Education

Tonight’s homework: Find a cure for diabetes

Palmetto students pitch cure for diabetes

Biomedical students at Palmetto High School came up with potential cures for diabetes and presented them to their classmates Shark-Tank style for critique.
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Biomedical students at Palmetto High School came up with potential cures for diabetes and presented them to their classmates Shark-Tank style for critique.

While many Manatee County students will be celebrating spring break on Monday morning by sleeping until noon, two Palmetto High School students will be briefing members of the Manatee County Health Department on a potential vaccine for diabetes.

Freshmen Angelique Caouette, 15, and Sophia Cardillo, 14, are students in Michelle Dowell’s biomedical science class. Dowell, a former nurse and clinical researcher who makes her students tackle real-world problems, told the students they needed to come up with an innovation that would improve the life of a diabetic.

The girls developed a design for a nanobot vaccine to be injected directly into a baby’s arm and pancreas that could halt the disease’s development. The girls’ product took first place in a “Shark Tank”-style competition Dowell held, and on Thursday they presented their innovation to seniors in Palmetto’s biomedical sciences program and two medical students from LECOM College of Osteopathic Medicine.

The medical students were impressed with the two freshmen standing at the front of the room, explaining how their product would protect the beta cells in the pancreas of potential type 1 diabetics and fielding questions from classmates.

“Is the product biodegradable?”

“What are the side effects?”

“What prevents the vaccine from being pulled out of the body?”

The girls fielded each question calmly, using medical terminology to explain the specifics of their product.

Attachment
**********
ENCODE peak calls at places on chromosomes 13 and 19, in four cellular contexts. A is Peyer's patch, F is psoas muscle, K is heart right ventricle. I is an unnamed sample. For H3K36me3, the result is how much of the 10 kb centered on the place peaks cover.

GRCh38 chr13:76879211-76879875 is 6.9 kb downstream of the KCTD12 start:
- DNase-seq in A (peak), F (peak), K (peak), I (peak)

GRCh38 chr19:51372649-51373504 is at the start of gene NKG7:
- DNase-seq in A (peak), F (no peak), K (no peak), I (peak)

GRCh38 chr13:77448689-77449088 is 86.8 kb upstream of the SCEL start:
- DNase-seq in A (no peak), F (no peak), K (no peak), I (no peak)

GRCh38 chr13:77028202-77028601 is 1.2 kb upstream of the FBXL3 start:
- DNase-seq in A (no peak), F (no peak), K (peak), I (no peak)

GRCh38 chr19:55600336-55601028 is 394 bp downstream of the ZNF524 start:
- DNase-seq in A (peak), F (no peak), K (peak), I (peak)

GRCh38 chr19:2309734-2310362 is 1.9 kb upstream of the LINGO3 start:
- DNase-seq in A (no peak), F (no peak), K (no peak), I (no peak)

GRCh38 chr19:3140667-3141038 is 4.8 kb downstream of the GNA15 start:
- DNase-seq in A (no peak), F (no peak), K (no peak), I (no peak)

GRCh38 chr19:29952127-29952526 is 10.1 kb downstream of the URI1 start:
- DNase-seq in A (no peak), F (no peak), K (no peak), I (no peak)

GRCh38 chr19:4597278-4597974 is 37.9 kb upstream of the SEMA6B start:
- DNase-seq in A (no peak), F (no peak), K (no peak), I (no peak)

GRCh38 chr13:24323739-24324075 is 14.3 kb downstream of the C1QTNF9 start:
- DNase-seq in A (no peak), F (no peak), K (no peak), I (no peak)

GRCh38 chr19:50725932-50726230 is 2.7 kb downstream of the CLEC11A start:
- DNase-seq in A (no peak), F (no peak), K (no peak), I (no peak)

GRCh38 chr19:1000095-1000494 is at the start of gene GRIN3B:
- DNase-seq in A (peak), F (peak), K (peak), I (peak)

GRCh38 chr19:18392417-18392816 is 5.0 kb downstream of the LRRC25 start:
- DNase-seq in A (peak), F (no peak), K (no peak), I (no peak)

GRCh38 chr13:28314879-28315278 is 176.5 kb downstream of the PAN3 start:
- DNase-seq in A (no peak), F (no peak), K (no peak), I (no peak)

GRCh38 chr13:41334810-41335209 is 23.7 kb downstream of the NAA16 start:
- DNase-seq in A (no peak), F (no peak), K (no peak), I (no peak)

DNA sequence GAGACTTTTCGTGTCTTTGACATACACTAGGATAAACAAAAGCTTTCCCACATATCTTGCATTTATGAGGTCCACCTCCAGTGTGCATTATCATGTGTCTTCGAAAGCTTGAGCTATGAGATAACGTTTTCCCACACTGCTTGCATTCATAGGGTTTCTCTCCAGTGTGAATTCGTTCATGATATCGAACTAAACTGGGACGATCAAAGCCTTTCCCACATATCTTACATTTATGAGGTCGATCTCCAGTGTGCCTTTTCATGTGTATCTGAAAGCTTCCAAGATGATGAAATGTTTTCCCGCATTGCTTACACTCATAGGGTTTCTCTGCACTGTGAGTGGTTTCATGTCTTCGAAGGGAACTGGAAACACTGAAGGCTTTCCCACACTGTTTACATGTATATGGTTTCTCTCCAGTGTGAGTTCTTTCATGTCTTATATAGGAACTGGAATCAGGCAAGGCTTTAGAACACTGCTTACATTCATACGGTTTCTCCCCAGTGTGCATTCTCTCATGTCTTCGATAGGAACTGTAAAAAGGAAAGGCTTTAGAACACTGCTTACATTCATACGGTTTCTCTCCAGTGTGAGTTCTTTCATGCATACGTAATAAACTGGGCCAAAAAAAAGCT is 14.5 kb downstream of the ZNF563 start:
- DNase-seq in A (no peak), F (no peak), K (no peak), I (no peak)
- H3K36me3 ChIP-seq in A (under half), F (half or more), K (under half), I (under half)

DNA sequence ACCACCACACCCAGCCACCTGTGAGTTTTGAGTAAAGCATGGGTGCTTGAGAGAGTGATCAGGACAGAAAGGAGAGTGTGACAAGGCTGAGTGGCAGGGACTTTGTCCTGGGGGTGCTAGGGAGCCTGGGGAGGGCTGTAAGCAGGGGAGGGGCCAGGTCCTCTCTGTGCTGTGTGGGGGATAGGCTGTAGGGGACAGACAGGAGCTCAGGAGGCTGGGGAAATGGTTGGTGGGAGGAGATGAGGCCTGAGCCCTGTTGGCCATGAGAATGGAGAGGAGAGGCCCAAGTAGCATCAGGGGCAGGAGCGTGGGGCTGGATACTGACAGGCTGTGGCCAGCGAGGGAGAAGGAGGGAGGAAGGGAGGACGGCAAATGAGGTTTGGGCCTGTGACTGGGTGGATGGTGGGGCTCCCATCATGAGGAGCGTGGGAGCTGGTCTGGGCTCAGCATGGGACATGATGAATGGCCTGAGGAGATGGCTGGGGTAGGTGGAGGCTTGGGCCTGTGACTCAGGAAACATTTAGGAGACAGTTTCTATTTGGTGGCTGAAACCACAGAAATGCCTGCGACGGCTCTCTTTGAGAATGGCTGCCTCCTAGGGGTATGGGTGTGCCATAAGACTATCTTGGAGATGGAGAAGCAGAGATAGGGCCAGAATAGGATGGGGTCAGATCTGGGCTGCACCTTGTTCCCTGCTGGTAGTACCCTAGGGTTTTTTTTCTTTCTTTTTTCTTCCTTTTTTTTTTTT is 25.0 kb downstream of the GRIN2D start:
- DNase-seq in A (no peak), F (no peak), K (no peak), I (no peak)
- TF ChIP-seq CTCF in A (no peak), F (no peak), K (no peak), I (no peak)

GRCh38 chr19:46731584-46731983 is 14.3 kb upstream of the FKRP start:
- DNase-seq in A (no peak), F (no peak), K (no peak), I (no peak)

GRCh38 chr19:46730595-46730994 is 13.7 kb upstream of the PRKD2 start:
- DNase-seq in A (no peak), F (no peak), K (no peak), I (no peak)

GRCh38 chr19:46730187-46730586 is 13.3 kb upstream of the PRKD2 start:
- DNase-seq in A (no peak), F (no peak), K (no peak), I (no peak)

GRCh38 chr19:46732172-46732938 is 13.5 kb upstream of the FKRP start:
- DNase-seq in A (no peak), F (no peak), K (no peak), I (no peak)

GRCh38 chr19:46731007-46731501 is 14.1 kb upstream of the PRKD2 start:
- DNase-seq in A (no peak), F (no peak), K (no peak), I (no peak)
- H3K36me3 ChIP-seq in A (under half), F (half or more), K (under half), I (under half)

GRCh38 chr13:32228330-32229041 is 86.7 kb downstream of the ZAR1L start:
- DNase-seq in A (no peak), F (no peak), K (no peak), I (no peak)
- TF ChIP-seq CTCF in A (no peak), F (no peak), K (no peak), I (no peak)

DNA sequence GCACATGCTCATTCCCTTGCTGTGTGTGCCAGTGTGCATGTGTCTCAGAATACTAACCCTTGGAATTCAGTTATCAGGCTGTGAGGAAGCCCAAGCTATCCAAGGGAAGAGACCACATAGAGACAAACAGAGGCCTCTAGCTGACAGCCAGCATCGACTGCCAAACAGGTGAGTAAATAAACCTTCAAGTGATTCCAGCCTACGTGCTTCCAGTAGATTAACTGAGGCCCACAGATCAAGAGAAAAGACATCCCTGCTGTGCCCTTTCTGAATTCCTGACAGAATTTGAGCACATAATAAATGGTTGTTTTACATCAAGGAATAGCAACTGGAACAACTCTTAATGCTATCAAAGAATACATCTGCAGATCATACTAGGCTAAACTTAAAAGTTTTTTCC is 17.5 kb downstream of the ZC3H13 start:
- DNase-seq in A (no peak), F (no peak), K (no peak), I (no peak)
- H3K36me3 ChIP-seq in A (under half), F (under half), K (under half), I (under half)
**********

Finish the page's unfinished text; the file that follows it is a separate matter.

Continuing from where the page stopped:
“The delivery was what was I think was most impressive to me, aside from a great job with the research and all that, as well,” said second-year medical student Shawn O’Keefe.

The key word to the assignment: innovation. Students were not allowed to put a spin on an existing idea or copy what researchers or scientists had already discovered. Dowell said her background in medicine meant she could spot a copycat instantly, and the barrage of questions following each presentation ensured students were not just relying on Google to throw together a presentation before retreating to their seats.

“They had to come up with their own ideas, and it wasn’t easy because at first they were like, ‘Everything’s been invented. What are we supposed to do?’” Dowell said.

Dowell said she intentionally gives students minimal information with an assignment like this. She does not want them regurgitating answers to her — she wants them conducting research and developing original conclusions.

Second-year LECOM medical student Brittney Ginsburg said the class’s style was more similar to her college courses than anything she did in high school.

“I wish we had something like this when I was in high school,” said Ginsburg. “I had biology, chemistry, physics, but I don’t remember anything from high school.”

Ryan McKinnon: 941-745-7027, @JRMcKinnon

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